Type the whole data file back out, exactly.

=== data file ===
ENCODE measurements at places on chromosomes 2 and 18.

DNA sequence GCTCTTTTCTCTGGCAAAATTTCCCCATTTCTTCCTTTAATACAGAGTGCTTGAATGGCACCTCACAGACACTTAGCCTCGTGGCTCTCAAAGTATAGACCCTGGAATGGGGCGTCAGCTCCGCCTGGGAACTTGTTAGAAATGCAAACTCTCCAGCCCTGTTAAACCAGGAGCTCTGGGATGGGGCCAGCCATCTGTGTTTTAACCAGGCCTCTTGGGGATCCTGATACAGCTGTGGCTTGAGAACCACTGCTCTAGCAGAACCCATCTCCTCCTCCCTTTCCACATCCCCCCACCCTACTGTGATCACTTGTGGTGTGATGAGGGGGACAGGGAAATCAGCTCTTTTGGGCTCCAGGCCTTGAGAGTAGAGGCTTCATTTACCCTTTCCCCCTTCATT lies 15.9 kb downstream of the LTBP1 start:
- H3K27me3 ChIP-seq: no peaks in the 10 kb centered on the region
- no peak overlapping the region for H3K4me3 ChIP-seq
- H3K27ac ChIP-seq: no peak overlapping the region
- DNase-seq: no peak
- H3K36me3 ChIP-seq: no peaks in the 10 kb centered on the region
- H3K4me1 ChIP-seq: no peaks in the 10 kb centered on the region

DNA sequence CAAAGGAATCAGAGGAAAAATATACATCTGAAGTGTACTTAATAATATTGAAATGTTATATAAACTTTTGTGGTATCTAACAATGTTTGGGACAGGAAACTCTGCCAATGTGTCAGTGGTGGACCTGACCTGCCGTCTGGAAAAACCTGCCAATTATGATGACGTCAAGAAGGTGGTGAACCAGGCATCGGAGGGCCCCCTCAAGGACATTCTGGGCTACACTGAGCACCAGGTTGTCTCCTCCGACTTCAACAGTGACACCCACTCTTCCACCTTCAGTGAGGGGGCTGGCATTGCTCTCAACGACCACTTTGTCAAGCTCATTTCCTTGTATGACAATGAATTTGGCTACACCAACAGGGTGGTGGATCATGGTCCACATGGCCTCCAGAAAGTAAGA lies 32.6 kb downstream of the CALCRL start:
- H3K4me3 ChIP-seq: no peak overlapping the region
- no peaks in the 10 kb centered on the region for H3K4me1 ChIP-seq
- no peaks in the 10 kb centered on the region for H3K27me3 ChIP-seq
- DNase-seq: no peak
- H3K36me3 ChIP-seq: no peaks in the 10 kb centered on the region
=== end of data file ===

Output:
ENCODE measurements at places on chromosomes 2 and 18.

DNA sequence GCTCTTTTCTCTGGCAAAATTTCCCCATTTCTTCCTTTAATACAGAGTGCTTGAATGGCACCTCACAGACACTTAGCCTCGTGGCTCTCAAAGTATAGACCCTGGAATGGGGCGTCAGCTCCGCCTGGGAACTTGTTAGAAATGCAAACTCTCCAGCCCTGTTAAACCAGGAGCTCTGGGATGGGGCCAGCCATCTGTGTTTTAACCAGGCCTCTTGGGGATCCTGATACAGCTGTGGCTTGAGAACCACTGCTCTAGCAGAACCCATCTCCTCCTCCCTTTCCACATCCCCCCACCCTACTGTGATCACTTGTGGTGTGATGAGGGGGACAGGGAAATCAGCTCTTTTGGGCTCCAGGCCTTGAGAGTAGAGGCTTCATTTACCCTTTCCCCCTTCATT lies 15.9 kb downstream of the LTBP1 start:
- H3K27me3 ChIP-seq: no peaks in the 10 kb centered on the region
- no peak overlapping the region for H3K4me3 ChIP-seq
- H3K27ac ChIP-seq: no peak overlapping the region
- DNase-seq: no peak
- H3K36me3 ChIP-seq: no peaks in the 10 kb centered on the region
- H3K4me1 ChIP-seq: no peaks in the 10 kb centered on the region

DNA sequence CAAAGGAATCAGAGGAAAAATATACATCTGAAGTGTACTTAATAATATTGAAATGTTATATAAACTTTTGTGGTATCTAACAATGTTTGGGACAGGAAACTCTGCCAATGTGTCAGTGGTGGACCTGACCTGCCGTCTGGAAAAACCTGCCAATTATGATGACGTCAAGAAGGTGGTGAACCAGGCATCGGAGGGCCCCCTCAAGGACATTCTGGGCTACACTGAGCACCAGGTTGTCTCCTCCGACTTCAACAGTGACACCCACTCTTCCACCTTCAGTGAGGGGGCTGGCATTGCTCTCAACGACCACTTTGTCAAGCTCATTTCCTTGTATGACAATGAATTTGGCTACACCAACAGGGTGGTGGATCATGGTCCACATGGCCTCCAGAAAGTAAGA lies 32.6 kb downstream of the CALCRL start:
- H3K4me3 ChIP-seq: no peak overlapping the region
- no peaks in the 10 kb centered on the region for H3K4me1 ChIP-seq
- no peaks in the 10 kb centered on the region for H3K27me3 ChIP-seq
- DNase-seq: no peak
- H3K36me3 ChIP-seq: no peaks in the 10 kb centered on the region